However, there is perhaps one lesson worth learning from our own times. On an almost nightly basis our television screens carry grim pictures of violence in Iraq and other war zones. Just a few days ago there was the especially sickening incident where initial reports suggested that two young women with Down's Syndrome were employed to carry bombs into a crowd. The explosives were detonated by remote control, murdering their bearers as well as the other victims. Inevitably with attacks where the bombers themselves die it is difficult afterwards to establish the precise facts. However, as usual, these victims were mainly ordinary civilians, not in any way connected with the government or America and its allies. Such dreadful incidents should remind us of the capacity of some human beings to slaughter people who are their neighbours.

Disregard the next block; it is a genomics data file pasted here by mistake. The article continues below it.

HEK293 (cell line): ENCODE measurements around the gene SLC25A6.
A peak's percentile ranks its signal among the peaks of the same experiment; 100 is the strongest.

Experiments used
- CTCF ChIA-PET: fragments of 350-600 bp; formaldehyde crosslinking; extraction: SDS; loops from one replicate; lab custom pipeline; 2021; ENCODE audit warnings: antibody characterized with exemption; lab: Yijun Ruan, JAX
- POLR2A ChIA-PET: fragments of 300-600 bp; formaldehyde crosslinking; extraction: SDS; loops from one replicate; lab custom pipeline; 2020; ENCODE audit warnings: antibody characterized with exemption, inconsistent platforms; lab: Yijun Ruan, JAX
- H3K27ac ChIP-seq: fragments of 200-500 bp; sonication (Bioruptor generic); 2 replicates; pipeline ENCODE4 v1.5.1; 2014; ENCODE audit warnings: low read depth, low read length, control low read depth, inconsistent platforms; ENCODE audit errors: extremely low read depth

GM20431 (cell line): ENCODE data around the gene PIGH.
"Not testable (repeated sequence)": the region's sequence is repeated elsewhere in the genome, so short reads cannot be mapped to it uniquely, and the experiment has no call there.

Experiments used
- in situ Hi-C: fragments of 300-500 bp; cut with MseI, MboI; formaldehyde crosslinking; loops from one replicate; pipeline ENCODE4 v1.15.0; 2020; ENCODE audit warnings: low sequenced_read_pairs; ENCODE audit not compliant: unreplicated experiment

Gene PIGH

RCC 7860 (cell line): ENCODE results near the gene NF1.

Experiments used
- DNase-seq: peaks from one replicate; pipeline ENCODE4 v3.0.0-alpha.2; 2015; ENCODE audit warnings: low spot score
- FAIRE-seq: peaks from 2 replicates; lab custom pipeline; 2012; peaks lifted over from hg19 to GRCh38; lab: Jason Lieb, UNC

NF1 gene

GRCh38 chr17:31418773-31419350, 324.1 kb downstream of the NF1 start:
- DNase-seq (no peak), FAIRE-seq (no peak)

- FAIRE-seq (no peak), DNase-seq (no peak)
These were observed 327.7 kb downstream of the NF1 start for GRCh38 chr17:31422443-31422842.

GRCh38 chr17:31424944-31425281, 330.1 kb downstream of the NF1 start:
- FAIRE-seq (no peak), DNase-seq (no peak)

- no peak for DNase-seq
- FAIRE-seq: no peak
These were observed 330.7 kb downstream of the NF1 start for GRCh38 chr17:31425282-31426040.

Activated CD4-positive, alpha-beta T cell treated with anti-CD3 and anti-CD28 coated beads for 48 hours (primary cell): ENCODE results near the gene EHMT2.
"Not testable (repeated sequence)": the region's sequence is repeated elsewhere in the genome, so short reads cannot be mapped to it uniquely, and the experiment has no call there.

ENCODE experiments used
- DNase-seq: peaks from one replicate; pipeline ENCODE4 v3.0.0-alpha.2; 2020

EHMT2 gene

Media attention must inevitably focus on such atrocities. They are news, in the way that peaceful daily life is not. What we need to remember is that violence and ordinary life coexist. Frequent targets of suicide bombers or mortar and other attacks are crowded market-places, where people go to buy food and other necessaries. Just a few streets away from an attack, daily routines will be going on much as normal. People go to work and children go to school, people cook and eat, sleep in their beds and do such ordinary things as getting married. Life goes on, because there is really no alternative. Some people will flee, but for many this is not possible. Violence makes all of these things more difficult, and the threat of it spreads fear far beyond the number of direct victims. Yet life will still go on. It is well worth remembering this when we consider the collapse of Roman authority, the end of imperial rule and the barbarian invasions. Perhaps then we will be less impressed when aspects of Roman culture appear to have survived or that occupation by an invader did not result in the flight or extinction of all existing communities.